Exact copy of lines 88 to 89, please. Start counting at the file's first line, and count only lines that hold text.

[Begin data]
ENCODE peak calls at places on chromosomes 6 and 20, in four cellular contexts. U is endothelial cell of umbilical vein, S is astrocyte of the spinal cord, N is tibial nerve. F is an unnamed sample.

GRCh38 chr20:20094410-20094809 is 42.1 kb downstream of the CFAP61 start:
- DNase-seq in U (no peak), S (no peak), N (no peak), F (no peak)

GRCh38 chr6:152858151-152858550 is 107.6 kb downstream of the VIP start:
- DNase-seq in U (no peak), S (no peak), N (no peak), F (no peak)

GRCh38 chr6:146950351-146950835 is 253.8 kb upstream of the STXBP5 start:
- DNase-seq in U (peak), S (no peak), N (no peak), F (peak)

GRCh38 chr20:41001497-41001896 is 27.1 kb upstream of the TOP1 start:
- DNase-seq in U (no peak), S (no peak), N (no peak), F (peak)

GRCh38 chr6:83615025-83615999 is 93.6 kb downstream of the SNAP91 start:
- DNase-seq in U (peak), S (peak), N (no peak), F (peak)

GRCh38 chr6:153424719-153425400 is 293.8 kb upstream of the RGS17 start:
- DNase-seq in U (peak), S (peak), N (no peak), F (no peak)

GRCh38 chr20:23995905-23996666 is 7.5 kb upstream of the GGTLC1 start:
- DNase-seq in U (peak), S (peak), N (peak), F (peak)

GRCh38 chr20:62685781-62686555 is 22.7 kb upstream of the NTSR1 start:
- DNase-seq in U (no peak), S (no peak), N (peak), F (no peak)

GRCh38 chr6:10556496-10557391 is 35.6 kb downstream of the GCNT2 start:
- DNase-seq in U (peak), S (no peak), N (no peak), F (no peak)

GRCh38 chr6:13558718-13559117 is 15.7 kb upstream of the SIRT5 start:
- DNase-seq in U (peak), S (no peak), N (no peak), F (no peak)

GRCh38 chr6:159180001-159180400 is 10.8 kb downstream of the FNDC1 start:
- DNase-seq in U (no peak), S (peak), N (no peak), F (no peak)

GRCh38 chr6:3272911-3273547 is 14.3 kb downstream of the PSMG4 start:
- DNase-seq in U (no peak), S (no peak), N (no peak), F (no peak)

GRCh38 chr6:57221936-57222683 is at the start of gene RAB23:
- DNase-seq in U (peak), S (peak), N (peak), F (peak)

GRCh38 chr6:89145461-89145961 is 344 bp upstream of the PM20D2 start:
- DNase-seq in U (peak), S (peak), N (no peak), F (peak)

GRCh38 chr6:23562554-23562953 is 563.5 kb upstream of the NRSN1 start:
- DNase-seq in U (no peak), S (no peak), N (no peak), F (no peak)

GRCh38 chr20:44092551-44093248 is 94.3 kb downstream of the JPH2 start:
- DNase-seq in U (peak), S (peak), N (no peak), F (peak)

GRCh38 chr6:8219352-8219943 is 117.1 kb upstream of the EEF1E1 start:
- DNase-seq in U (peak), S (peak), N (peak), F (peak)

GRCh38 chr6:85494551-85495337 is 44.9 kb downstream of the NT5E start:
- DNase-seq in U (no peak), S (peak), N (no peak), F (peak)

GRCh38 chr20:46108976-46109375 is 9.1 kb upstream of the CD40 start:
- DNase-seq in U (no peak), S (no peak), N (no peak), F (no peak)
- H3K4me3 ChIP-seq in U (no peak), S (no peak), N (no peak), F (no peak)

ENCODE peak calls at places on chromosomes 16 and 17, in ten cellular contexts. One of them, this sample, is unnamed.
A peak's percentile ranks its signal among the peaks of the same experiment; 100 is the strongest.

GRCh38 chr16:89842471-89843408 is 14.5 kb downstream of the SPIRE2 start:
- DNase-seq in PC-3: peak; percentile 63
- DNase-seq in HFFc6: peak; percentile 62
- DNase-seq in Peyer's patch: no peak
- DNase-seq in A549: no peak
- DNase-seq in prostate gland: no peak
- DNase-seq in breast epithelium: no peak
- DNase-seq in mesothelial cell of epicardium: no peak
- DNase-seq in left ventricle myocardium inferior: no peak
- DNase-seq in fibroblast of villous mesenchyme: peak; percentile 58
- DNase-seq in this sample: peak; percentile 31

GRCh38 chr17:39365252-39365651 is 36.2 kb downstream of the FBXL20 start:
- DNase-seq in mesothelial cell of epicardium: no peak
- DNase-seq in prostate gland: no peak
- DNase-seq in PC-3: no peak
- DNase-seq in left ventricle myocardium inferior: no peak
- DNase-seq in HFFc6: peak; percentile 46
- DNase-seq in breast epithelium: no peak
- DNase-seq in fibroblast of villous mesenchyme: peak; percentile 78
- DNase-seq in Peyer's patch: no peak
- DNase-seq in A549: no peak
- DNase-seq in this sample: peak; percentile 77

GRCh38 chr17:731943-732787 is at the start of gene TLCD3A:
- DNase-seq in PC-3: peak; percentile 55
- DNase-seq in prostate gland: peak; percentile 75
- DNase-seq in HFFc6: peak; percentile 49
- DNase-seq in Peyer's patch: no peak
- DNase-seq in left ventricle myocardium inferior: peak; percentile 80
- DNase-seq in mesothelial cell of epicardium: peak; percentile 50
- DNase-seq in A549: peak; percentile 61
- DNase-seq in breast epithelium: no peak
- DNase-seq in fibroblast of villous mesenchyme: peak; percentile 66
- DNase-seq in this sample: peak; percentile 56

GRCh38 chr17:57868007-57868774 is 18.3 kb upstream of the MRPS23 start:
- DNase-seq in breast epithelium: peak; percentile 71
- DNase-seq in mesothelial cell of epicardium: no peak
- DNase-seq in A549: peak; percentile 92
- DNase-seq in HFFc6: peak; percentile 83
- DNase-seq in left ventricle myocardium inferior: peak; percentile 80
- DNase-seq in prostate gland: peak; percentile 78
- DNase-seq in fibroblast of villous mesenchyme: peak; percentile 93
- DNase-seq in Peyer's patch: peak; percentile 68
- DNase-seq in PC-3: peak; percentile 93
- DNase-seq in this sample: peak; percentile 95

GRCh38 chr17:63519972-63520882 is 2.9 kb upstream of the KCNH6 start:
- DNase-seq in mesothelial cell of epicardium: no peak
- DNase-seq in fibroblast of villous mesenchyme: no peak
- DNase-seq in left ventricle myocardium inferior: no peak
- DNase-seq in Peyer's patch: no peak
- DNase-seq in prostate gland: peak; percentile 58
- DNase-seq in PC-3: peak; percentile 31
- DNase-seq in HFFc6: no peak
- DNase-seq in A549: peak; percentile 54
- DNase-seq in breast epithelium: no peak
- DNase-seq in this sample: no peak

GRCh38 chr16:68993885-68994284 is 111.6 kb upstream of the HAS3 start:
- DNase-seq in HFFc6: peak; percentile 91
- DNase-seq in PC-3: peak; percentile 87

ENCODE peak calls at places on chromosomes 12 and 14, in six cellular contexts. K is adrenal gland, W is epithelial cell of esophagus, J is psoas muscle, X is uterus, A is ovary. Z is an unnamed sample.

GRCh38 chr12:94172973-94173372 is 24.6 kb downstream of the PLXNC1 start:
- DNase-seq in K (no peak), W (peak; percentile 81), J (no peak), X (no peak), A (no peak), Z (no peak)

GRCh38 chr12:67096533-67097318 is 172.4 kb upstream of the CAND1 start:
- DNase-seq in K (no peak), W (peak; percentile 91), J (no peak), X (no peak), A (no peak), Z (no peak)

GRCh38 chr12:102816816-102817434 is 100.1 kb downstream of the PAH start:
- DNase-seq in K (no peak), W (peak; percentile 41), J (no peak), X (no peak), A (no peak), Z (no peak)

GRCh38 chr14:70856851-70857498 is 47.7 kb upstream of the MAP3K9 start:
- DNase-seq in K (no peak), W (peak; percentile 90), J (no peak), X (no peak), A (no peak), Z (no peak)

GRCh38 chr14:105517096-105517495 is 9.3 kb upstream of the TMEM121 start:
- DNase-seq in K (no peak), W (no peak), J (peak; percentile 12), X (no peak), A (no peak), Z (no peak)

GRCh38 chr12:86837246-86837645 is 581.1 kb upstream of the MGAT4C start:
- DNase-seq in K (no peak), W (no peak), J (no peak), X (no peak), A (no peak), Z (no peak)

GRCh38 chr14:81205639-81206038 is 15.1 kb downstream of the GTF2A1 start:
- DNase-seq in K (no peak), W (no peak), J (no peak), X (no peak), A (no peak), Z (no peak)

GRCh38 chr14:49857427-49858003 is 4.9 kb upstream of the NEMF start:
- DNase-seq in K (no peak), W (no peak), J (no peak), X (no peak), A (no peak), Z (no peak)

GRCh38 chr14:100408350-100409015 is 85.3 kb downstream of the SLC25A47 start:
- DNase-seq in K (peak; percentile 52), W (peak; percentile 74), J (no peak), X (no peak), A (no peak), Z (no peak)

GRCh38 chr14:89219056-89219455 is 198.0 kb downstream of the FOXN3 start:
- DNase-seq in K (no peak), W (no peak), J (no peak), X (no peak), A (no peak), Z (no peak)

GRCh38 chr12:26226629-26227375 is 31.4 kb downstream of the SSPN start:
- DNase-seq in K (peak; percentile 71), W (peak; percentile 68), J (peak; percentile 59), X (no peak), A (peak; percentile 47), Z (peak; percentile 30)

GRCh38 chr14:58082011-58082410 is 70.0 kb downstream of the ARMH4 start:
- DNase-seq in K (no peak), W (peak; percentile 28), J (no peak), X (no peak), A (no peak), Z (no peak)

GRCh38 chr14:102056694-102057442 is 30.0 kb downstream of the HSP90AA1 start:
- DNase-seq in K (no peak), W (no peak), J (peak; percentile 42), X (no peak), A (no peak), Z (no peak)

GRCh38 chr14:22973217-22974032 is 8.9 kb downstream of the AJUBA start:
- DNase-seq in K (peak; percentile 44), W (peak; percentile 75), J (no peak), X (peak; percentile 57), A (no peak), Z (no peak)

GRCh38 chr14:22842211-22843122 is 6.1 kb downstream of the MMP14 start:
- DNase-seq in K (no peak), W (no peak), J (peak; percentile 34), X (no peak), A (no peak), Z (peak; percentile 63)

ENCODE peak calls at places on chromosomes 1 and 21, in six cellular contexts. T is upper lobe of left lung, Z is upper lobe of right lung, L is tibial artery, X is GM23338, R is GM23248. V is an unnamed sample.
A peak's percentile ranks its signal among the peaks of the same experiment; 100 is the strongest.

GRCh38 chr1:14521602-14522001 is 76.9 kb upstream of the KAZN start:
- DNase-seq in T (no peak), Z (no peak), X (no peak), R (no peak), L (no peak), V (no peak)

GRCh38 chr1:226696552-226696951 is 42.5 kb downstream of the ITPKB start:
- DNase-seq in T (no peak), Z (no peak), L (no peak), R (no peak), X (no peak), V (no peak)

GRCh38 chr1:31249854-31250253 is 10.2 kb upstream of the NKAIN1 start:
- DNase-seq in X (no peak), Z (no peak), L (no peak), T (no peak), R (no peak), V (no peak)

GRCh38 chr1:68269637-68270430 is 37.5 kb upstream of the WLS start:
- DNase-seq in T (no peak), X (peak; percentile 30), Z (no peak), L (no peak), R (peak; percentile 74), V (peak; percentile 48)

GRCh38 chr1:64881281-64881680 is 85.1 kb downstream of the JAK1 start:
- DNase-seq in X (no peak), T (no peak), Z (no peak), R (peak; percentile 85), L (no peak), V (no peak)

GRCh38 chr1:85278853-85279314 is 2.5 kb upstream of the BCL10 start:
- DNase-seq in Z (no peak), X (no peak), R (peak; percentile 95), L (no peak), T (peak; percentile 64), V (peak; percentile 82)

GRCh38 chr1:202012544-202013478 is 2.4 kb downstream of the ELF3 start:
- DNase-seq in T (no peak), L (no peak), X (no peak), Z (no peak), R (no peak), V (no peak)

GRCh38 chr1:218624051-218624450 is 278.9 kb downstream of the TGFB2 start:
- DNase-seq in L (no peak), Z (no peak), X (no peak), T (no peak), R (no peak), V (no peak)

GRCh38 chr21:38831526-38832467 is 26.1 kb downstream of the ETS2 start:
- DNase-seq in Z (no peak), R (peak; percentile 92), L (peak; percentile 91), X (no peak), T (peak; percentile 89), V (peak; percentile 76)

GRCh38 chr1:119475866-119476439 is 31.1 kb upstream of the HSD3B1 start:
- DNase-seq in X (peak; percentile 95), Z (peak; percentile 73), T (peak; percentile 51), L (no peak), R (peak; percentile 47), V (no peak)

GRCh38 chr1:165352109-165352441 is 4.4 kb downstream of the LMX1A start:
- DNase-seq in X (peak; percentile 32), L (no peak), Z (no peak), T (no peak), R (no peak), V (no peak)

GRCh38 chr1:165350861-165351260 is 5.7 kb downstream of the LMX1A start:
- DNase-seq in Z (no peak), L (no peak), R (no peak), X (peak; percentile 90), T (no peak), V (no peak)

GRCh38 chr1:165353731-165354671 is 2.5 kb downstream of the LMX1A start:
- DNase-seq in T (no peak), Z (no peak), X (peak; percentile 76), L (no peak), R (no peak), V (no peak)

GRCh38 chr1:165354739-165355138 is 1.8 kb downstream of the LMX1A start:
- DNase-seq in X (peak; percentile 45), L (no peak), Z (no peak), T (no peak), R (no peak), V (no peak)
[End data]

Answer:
- DNase-seq in mesothelial cell of epicardium: no peak
- DNase-seq in fibroblast of villous mesenchyme: no peak